10 Things Hanif Abdurraqib Can't Live Without
Written by Julia Jeffers
While the city of Columbus may not be often be considered a national art hotspot, those in the know realize that the art scene has rivaled much larger cities on the coasts since the late 19th Century. In fact, at one time, the state of Ohio was known as the third most important center of art production, behind only New York and LA. Whether it is food, fashion, music or art, a creative scene has thrived and grown in central Ohio because of leaders who are passionate about their work and community, and who serve as influence and inspiration for others to create alongside them and follow in their footsteps. Decades down the line, when we reflect on Columbus in 2022, who will be the artists and voices who persevere as crucial representations of the culture we find ourselves in today?
It would be difficult to name another artist in the state of Ohio - and, perhaps, the entire midwest - whose work is as essential to its time and place as Hanif Abdurraqib. His award-winning 2017 collection of essays, They Can’t Kill Us Until They Kill Us, was named a book of the year by NPR, Oprah Magazine, Paste, CBC, The Los Angeles Review, Pitchfork, and The Chicago Tribune, among many others. His personal and semi-autobiographical approach to the collection includes stories about traveling across the state for music shows in dank basements with old and bygone friends, his experiences coming of age as a Black man in rural Ohio, and heartfelt tributes to musicians as iconic as Prince and as unlikely as Carly Rae Jepsen.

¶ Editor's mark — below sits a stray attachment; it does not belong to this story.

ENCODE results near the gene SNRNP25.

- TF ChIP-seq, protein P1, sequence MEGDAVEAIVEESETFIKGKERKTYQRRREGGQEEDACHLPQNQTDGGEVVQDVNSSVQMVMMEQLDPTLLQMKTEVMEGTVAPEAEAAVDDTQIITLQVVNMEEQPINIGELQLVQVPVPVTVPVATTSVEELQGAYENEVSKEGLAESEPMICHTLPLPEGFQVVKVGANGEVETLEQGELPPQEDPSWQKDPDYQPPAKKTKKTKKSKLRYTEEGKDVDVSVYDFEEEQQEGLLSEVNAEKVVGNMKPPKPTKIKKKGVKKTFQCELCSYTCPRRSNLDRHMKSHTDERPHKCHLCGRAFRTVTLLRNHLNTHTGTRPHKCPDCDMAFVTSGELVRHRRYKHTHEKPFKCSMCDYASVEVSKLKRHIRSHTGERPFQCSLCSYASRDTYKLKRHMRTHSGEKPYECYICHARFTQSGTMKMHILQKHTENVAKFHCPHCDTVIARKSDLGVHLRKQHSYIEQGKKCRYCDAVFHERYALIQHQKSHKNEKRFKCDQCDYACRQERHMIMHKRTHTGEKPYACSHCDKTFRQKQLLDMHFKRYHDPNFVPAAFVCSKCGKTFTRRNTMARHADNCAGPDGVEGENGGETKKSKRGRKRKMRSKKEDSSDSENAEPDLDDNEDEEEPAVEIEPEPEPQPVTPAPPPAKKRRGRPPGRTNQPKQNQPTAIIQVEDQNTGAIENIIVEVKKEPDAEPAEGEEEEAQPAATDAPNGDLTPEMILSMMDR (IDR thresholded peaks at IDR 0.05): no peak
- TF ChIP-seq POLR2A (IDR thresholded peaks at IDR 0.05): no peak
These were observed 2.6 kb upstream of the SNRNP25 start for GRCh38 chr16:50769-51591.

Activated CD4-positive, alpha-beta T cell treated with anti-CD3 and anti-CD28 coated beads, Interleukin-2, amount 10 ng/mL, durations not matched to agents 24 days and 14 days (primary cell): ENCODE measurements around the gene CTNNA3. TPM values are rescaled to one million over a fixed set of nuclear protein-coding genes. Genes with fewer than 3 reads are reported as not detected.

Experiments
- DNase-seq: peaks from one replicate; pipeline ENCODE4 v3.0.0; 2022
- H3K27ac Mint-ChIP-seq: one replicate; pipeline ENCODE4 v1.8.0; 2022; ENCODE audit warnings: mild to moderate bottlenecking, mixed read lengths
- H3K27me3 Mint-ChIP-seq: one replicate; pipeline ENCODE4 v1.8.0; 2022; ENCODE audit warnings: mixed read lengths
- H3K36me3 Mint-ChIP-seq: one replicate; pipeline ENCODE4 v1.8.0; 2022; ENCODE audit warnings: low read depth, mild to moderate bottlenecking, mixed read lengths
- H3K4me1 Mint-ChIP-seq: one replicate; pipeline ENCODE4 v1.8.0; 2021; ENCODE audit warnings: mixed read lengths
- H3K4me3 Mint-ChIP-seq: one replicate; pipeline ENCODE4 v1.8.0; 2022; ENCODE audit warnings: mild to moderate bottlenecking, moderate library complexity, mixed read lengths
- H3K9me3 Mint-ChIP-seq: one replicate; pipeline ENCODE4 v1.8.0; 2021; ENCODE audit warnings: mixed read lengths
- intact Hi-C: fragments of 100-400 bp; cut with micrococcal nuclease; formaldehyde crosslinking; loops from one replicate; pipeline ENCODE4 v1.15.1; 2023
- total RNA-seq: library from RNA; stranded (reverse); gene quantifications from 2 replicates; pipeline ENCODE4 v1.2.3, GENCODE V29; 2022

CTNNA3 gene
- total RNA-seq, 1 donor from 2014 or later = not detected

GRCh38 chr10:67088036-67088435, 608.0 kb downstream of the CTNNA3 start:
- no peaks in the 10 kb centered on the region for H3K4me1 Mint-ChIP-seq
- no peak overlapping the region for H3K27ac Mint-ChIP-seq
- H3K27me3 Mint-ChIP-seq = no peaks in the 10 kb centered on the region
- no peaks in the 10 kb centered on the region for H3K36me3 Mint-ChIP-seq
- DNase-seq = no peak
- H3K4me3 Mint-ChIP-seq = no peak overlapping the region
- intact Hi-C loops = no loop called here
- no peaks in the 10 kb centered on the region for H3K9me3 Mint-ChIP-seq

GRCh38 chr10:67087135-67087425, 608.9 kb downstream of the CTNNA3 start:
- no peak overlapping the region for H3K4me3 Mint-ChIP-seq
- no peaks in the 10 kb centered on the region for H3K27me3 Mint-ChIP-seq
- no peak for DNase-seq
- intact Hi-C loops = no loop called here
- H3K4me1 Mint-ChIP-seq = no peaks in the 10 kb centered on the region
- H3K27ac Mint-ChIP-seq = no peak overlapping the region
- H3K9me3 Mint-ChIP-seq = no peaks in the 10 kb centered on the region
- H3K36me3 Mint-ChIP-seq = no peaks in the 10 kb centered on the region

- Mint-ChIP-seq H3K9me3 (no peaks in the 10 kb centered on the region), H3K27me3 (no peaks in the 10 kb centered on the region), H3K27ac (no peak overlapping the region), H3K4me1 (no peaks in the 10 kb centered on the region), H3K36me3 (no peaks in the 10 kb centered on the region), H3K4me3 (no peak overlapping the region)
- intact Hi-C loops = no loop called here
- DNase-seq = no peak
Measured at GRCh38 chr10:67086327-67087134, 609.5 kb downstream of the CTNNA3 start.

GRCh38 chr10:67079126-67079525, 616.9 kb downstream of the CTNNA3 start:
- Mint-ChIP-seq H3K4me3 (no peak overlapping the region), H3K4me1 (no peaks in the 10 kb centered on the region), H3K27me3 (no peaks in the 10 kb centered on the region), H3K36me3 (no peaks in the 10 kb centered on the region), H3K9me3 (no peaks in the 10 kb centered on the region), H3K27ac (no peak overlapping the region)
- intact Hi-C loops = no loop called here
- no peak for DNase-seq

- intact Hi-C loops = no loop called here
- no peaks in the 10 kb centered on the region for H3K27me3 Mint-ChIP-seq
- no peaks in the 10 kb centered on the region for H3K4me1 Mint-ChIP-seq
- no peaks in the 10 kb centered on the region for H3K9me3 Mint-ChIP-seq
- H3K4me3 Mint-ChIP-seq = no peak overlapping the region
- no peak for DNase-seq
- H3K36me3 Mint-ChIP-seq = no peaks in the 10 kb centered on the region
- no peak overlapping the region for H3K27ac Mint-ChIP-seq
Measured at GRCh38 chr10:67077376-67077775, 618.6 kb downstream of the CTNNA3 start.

In the months directly before the release of the collection, I visited Two Dollar Radio, the independent publishing company headquartered in a cozy coffee shop on Parsons Avenue, for an intimate Q&A with Abdurraqib. His contemplative, personal and witty style was as obvious in person as it is in his writing and immediately cemented him for me as one of the most important voices in our city. Since then, Hanif’s platform and artistic range has expanded significantly to include Go Ahead In The Rain, a book chronicling both his experiences with and the history of the legendary rap trio A Tribe Called Quest, and A Little Devil in America, another collection of essays exploring the history and impact of Black performers and artists on American culture.
Despite his national acclaim, Hanif remains staunchly humble and a passionate supporter of our city - on a given day you can find him speaking at venues around Columbus, wandering German Village in pursuit of local fare, and tweeting about one of the many sports teams in Ohio who manage to rise simultaneously to levels of both thrilling and infuriating.
We reached out to Hanif to ask him for the ten most essential things he can’t live without, and he responded in his usual concise yet thoughtful manner. A list of Hanif’s upcoming appearances can be found on his website. He also currently curates a collection of essays on decades of music and the meanings they hold, www.68to05.com/.
1. The pyrite crystal on my desk.
2. My Bubba water bottle.
3. Pholk Beauty H2Oil Night Treatment Hemp x Hibiscus Night Oil.
4. Nike x sacai Waffle sneakers.
5. Any number of dog toys.
6. My dog, Wendy.
7. The TV show Severance.
8. Jeni’s SWEET CREAM BISCUITS & PEACH JAM ice cream.
9. Blackberry Spindrift.
10. Stevie Wonder's Songs In The Key of Life.